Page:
As Generation X, now fortified by the remaining Latino immigrants, ages into the stage of life when they will be required to do the heavy lifting in the United States by paying most of the federal, state and local taxes, it is paramount that the Latinos immigrants assimilate and advance economically as quickly as possible. Most of this assimilation will occur naturally because their culture is very compatible with U.S. culture and they assimilate faster than any other immigrants in the Nation’s history.

    We need the Latinos to pay taxes at the level necessary to run our great nation. Without the Latino immigrants our economy would crash in about ten to fifteen years making the current economic crisis look like a cake walk. So not only can immigrants enjoy the American dream, they actually make it possible.

    Bigotry is stupid and bigotry is the real issue. That’s the bad news. The good news is, it is dying. The best evidence of this fact is in our White House.

    Kenneth W. Gronbach

  2. Dear Nation

    National team on an international stage
    Flying up on the right full stretch
    Undocumented worker, immigrant, newcomer
    Continue the winning streak together

    Plan the next decade Hispanic community
    We need serious discussion about diversity
    A sensible and humane immigration policy
    So you can compete in the global economy

    We’ll move away from naive thinking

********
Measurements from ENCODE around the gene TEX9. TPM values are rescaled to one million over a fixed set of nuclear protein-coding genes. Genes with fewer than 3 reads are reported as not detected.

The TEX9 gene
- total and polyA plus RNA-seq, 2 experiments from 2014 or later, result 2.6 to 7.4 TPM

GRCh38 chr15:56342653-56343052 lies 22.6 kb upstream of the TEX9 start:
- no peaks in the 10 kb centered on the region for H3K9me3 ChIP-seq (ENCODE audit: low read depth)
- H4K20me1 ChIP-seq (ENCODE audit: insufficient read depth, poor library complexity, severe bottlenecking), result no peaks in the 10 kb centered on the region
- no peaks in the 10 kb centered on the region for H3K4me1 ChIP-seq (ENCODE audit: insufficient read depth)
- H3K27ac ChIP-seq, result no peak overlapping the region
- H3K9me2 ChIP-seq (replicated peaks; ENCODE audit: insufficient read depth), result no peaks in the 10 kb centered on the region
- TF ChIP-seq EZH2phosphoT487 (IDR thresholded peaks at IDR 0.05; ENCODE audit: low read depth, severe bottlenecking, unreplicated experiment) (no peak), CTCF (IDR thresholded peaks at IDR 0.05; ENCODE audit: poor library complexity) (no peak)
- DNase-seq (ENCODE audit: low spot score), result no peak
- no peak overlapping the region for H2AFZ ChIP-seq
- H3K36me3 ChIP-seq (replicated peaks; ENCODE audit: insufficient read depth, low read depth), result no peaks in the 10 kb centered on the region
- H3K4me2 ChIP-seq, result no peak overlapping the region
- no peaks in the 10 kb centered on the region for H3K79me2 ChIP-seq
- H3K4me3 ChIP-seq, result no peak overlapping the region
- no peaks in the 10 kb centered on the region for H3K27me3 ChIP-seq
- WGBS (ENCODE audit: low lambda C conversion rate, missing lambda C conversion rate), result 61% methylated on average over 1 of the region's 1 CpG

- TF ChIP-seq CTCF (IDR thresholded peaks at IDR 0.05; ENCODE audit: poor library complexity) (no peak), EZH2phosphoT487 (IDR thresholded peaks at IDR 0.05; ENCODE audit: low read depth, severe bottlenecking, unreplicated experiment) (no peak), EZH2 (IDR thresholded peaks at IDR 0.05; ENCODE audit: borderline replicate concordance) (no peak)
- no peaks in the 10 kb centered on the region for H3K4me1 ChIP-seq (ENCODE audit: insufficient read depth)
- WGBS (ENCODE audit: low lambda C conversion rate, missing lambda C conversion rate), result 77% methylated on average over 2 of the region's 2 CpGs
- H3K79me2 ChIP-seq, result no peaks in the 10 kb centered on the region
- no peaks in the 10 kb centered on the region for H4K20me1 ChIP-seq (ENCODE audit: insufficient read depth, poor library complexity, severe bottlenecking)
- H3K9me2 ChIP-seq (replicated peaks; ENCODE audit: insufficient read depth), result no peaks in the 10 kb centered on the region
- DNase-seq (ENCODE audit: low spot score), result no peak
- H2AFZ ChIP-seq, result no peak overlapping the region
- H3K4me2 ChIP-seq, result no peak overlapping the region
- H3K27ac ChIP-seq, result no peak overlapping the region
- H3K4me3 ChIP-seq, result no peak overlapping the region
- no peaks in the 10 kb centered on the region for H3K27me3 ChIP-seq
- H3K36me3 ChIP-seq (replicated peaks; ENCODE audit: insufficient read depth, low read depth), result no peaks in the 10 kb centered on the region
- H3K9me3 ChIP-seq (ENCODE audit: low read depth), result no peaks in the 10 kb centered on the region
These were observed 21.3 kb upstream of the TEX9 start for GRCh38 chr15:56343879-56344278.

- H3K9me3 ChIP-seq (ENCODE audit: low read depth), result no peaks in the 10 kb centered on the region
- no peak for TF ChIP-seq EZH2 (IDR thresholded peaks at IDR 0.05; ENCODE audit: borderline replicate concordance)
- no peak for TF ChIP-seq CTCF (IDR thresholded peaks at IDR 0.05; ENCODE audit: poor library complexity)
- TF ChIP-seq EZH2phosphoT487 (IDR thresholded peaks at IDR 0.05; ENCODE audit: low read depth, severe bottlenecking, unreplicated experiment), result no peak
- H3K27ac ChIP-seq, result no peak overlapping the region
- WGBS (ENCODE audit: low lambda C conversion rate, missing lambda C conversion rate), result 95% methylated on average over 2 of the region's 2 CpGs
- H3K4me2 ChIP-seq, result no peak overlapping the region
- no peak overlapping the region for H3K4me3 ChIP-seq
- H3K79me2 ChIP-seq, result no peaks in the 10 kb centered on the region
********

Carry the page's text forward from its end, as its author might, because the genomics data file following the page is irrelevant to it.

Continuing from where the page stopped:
And bring you into the mainstream
    It will open the doors for opportunity
    All can be leaders in this community

    Growing up in the barrios of Houston
    You’ll make a different kind of contribution
    You’ve already learned to be bicultural
    Keep your head up, you have potential

    Unleash all the talent this country can
    For that, Mr. President, we need a program
    Students need to feel connected in school
    With no limitations on what you can do

    Different skin color, different accents
    Everyone helping out, recognize your assets
    You’re industrious, not permanent underclass
    Whatever you do, you do with excellence

    Now every player has joined the fray
    The orchestrated goal was just amazing
    The final minute, what a show
    Just kick the opponent and score a goal
    Posted by Noble Bandit

  3. I am a community organizer and blogger in Chicago. I wish people like De Jesus would leave this divisive issue alone.

    It’s not just evangelicals, the US Conference of Catholic Bishops sent a letter to congressional representatives saying that they would oppose immigration reform that would include a path for gay citizens to legalize their undocumented partners.

    I find it odd that so many people who profess to work to build our communities would take public stances that divide us.

Leave a Reply

Fill in your details below or click an icon to log in: Logo

You are commenting using your account. Log Out /  Change )

Google photo

You are commenting using your Google account. Log Out /  Change )

Twitter picture

You are commenting using your Twitter account. Log Out /  Change )

Facebook photo

You are commenting using your Facebook account. Log Out /  Change )

Connecting to %s